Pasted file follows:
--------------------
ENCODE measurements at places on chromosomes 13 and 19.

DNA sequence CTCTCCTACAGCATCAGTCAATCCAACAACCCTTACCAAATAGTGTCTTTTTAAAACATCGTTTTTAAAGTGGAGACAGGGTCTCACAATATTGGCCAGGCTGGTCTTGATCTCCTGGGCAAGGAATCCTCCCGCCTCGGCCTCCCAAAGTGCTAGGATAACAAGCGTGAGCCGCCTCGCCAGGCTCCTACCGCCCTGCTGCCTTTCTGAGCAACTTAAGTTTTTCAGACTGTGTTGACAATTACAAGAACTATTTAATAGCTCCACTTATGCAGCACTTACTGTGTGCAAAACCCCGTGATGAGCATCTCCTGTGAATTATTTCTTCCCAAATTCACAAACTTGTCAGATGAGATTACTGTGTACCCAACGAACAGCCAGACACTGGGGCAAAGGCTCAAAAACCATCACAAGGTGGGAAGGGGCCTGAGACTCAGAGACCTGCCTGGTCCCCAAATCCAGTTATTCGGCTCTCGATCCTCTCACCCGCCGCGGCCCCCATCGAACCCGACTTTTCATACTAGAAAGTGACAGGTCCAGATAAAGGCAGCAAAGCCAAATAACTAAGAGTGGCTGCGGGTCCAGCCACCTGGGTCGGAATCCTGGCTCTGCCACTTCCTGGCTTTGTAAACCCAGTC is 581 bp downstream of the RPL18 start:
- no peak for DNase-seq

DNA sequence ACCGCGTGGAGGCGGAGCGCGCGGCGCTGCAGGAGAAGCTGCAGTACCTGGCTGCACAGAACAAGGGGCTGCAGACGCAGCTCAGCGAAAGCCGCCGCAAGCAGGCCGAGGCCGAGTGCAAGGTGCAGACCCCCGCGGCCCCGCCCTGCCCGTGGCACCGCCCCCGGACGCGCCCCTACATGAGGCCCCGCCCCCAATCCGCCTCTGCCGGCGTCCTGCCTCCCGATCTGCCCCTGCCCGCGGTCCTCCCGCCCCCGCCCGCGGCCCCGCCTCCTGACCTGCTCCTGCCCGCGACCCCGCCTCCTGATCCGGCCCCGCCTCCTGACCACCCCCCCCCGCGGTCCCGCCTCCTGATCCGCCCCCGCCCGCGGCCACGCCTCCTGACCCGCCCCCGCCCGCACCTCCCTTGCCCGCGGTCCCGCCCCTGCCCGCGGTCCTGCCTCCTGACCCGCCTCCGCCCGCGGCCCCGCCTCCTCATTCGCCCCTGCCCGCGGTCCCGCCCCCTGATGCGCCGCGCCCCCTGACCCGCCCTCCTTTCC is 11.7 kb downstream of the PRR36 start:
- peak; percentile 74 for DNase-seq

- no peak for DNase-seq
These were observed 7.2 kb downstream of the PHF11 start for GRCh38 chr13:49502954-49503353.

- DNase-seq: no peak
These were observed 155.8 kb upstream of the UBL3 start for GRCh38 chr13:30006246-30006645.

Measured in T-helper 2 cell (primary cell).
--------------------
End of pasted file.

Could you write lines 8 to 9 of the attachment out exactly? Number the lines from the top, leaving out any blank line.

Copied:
- DNase-seq: no peak
These were observed 155.8 kb upstream of the UBL3 start for GRCh38 chr13:30006246-30006645.